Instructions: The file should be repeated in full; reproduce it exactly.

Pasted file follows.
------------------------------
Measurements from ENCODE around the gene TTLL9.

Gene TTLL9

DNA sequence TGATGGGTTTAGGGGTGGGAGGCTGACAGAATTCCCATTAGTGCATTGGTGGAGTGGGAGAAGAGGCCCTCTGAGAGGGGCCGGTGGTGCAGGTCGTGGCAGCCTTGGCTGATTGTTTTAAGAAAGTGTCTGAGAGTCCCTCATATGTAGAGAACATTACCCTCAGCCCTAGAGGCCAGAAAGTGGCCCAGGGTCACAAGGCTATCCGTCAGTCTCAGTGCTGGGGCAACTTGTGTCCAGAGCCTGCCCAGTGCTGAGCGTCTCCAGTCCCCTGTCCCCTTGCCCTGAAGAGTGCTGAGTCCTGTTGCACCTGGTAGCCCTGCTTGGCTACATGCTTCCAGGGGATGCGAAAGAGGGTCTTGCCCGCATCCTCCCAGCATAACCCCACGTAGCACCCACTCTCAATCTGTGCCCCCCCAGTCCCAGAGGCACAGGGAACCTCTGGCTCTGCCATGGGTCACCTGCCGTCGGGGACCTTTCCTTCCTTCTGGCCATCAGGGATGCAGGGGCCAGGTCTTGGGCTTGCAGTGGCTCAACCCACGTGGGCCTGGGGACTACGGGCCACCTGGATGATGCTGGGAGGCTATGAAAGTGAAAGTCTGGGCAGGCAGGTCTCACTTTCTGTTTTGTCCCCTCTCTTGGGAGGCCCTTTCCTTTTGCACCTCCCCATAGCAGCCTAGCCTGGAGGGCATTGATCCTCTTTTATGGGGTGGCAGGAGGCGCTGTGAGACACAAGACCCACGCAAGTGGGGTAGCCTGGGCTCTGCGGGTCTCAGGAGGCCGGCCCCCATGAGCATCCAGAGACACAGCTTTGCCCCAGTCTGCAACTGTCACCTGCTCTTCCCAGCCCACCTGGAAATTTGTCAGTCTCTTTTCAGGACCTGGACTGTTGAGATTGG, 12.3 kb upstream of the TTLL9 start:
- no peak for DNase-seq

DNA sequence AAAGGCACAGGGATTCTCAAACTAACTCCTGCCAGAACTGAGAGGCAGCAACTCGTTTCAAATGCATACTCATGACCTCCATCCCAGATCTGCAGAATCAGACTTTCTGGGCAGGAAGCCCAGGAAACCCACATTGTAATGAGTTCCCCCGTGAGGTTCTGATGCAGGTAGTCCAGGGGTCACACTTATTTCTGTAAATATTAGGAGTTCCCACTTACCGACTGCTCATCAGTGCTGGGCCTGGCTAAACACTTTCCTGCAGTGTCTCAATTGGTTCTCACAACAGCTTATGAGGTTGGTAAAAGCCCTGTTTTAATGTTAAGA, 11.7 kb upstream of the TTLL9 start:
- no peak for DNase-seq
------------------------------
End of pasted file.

Measurements from ENCODE around the gene TTLL9.

Gene TTLL9

DNA sequence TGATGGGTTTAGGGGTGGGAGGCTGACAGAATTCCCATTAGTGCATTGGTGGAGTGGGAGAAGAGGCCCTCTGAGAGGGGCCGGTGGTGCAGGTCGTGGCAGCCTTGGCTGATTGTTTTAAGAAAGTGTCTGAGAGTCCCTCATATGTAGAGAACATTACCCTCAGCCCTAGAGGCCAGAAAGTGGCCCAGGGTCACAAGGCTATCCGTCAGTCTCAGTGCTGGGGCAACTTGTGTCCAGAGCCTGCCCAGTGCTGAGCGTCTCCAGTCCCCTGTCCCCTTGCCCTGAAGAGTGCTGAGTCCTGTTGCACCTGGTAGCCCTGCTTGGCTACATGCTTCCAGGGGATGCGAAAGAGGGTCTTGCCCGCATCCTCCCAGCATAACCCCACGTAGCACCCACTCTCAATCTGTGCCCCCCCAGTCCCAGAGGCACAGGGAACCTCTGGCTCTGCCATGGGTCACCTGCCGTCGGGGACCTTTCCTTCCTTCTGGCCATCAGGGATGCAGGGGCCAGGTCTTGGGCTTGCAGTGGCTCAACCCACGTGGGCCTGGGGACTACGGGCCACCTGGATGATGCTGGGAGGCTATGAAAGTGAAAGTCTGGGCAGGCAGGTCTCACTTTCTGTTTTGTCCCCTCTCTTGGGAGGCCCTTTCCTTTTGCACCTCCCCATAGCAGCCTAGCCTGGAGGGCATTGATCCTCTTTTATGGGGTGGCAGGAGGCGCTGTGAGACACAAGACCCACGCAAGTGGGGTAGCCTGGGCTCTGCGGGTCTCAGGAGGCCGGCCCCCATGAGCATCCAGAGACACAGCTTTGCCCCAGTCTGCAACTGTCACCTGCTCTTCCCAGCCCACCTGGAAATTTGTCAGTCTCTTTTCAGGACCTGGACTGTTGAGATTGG, 12.3 kb upstream of the TTLL9 start:
- no peak for DNase-seq

DNA sequence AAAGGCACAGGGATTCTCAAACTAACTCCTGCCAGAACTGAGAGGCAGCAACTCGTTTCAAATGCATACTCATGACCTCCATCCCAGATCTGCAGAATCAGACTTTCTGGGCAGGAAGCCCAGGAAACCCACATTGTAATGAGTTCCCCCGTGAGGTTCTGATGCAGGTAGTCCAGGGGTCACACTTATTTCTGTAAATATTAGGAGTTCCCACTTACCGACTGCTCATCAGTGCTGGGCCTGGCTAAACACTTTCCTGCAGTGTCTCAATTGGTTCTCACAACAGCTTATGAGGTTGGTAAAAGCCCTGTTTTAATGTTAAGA, 11.7 kb upstream of the TTLL9 start:
- no peak for DNase-seq